Monday, December 19, 2005
Christmas Eve in 1935 was memorable because, for some, one of the state’s worst blizzards turned the holiday into a tragedy. The storm began in the northwest corner of the state and soon stretched east, to the New England states, and south to Ohio. By the time it blew itself out, nearly 200 people in 28 states died, either from direct exposure or from storm-related traffic accidents.
On December 23, the Bismarck Tribune reported mild weather for the holiday week: “cloudy, [with] light precipitation in the north; [and] colder the later half of the week.” By the 24th, the Tribune reported Christmas travel was at a standstill, and blowing snow blocked highways. Gusts of 35 miles per hour were recorded, along with snowfall across the state.
The temperature in Fargo was 10 below zero. The Fargo Forum reported, “Old Man Winter stuffed a blizzard in North Dakota’s Christmas stocking.” Holiday travelers were stranded across the state, and some spent the night before Christmas fighting for their lives.
Three deaths were reported in North Dakota, as well as numerous cases of injury and frostbite. Mr. and Mrs. Paul Antonowitz left their farm, 2_ miles north of Fried, on Tuesday morning to finish up their Christmas shopping in town. By noon, the weather was beginning to deteriorate, and friends of the couple implored them to pass that night in town. But the couple’s three children were alone back on the farm, so they opted to head home in their open wagon.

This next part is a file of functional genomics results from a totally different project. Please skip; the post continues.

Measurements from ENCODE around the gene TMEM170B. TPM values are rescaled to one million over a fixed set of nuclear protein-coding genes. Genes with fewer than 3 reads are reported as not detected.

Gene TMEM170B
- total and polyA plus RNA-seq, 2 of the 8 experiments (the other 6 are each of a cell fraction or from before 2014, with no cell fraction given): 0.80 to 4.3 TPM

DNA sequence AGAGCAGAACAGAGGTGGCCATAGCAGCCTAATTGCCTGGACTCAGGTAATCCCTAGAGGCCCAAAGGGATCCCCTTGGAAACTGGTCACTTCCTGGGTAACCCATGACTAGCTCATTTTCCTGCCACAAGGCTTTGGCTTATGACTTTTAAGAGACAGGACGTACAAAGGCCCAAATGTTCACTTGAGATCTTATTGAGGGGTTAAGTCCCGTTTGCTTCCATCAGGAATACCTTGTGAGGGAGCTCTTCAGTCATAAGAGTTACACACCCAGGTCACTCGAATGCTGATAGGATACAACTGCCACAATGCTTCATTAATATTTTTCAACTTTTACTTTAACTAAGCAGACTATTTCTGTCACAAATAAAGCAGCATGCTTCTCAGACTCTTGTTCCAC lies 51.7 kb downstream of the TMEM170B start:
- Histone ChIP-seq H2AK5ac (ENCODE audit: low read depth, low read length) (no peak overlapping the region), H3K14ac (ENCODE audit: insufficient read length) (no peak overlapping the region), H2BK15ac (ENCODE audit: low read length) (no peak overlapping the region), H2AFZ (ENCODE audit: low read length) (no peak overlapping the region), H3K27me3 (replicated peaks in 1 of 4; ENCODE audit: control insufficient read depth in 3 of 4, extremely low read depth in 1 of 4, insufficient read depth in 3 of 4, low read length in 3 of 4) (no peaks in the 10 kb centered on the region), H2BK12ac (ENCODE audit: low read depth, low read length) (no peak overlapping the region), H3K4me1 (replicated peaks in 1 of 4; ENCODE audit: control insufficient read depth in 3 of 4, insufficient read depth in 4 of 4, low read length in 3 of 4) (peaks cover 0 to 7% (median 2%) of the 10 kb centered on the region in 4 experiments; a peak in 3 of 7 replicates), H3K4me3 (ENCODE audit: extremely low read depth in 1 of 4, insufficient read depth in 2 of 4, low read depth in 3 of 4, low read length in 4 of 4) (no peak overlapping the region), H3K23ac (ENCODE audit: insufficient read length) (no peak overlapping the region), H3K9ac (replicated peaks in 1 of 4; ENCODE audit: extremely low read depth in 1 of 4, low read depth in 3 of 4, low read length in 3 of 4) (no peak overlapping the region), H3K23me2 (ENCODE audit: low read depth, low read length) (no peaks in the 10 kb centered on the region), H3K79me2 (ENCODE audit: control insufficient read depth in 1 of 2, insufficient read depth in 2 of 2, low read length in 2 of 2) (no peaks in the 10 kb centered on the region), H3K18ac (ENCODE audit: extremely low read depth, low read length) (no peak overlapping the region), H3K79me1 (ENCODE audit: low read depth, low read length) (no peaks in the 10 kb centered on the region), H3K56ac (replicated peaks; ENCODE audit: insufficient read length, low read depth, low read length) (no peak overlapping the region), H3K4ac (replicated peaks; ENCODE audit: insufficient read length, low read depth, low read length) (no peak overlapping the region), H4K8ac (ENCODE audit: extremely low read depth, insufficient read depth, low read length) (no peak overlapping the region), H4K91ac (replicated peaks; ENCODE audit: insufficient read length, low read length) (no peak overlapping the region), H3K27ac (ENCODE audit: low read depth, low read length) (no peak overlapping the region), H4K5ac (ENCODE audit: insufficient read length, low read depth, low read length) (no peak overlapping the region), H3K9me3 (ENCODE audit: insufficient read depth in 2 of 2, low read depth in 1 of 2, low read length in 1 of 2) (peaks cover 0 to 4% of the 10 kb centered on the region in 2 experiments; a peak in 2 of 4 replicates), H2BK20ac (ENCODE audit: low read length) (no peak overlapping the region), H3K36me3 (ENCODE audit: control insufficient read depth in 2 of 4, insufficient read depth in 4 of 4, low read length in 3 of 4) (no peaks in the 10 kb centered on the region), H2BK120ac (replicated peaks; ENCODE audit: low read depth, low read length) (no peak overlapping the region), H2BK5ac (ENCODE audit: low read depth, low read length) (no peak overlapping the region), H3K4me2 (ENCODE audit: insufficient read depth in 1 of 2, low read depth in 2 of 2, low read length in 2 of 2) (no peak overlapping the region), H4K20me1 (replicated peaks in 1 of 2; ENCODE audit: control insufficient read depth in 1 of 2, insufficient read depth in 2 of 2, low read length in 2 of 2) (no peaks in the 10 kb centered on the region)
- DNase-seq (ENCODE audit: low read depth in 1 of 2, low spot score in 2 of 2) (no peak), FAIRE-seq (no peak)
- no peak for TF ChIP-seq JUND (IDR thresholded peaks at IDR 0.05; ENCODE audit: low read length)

At 7 o’clock Christmas morning, a half-frozen Mrs. Antonowitz stumbled into the farmyard of Paul Swartz, two miles east of Fried. She told a harrowing tale of a night spent beneath their overturned wagon-box. The couple, blinded by the storm, got lost, so they overturned their wagon box as a makeshift shelter.
Mr. Antonowitz made several attempts to venture for help, but returned fruitless and exhausted after each endeavor. Finally, around 3:00 a.m., he drifted into death. Mrs. Antonowitz remained with her husband until daylight, when she, too, tried to find help. By then, their team of horses was frozen to death. Mrs. Antonowitz was taken to the Jamestown hospital, where she recovered. In spite of severe frostbite, she miraculously lost no limbs.
Another storm fatality was Bismarck resident John W. Goodman, 46, who froze to death while traveling to his mother’s home in Sheldon for Christmas. Searchers discovered Goodman’s stalled automobile on Dec. 26, after his mother reported him missing. The car was found five miles west of Fredonia, and Goodman, frozen to death, was found a mile and half away.
North Dakota’s third victim was Thomas Wandbi, from the Fort Totten reservation. Wandbi was found frozen to death on a road three miles from St. Michael’s mission on Christmas Eve. The temperature in that region had plunged to 22 below.
Roads and highways were littered with abandoned vehicles. Farmhouses became temporary hotels for unfortunate motorists, and many farm families found themselves celebrating the holiday with a large company of family and strangers.
By Thursday, Dec. 26, C. W. Roberts, a federal meteorologist, labeled the storm the “most severe since 1896.” The temperature dropped to 24 below in Minot and 20 below in Jamestown. Thus it was, when friends and families were finally united for their Christmas gathering, many had additional reason to celebrate the holiday season.
The Bismarck Tribune. Dec 23, 24, and 26, 1935.
The Jamestown Sun. Dec 26 and 27, 1935.
The Fargo Forum. Dec 24 and 25, 1935.
Dakota Datebook written by Merry Helm